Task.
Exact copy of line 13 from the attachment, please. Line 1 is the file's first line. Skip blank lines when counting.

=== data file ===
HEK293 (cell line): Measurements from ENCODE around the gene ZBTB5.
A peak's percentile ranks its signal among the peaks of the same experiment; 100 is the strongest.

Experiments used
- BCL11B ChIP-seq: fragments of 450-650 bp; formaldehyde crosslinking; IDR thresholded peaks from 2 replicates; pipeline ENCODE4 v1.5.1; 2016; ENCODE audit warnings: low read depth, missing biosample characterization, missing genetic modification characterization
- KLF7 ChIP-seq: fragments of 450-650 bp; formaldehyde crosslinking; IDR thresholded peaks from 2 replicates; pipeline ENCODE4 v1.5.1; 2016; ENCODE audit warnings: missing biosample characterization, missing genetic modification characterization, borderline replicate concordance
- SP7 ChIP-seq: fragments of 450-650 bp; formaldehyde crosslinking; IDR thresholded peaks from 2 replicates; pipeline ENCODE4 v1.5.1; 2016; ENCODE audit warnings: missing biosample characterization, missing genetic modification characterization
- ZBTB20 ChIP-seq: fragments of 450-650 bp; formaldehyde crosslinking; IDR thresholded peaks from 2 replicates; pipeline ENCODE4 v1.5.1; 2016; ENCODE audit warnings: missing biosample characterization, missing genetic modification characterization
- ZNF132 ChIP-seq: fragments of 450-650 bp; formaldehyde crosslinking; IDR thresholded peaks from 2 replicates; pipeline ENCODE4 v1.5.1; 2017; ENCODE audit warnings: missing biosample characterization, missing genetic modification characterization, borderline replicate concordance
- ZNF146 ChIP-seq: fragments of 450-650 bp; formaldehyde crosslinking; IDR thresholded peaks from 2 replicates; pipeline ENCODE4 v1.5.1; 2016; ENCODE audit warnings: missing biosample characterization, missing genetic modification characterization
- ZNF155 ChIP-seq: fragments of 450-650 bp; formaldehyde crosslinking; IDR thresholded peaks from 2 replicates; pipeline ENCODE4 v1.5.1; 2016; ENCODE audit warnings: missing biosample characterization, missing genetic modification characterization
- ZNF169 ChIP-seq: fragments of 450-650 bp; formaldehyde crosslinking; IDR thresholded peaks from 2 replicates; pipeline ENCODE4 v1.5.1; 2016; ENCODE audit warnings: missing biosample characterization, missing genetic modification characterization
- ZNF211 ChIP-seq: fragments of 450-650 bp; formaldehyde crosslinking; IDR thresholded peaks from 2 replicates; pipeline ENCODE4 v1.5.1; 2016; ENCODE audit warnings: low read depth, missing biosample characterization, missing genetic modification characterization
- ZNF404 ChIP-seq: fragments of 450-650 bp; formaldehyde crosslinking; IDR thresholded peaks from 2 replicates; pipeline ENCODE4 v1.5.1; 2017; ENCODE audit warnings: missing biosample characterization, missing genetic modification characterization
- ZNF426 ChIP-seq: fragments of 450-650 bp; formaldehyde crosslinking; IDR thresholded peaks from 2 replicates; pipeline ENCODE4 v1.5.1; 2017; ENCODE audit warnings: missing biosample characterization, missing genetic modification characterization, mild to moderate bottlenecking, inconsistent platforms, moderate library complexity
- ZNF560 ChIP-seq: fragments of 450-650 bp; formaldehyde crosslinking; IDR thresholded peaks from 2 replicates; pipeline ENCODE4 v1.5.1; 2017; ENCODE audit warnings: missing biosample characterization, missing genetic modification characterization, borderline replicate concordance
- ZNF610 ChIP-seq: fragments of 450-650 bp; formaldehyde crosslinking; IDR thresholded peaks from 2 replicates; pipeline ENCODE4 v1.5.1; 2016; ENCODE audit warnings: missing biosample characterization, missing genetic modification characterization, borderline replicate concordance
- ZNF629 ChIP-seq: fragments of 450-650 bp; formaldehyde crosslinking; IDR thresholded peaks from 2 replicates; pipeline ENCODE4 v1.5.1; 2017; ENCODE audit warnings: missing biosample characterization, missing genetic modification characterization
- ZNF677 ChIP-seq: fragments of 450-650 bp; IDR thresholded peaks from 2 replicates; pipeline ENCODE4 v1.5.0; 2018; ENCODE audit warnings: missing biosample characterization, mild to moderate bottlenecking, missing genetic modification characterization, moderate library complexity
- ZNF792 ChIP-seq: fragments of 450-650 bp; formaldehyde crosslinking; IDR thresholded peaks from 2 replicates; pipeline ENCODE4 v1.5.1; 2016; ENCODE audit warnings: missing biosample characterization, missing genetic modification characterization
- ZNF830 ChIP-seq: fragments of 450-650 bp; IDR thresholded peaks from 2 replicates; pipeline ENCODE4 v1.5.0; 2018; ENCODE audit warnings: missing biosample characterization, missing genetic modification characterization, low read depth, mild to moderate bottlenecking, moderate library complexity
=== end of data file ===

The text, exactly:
- ZNF404 ChIP-seq: fragments of 450-650 bp; formaldehyde crosslinking; IDR thresholded peaks from 2 replicates; pipeline ENCODE4 v1.5.1; 2017; ENCODE audit warnings: missing biosample characterization, missing genetic modification characterization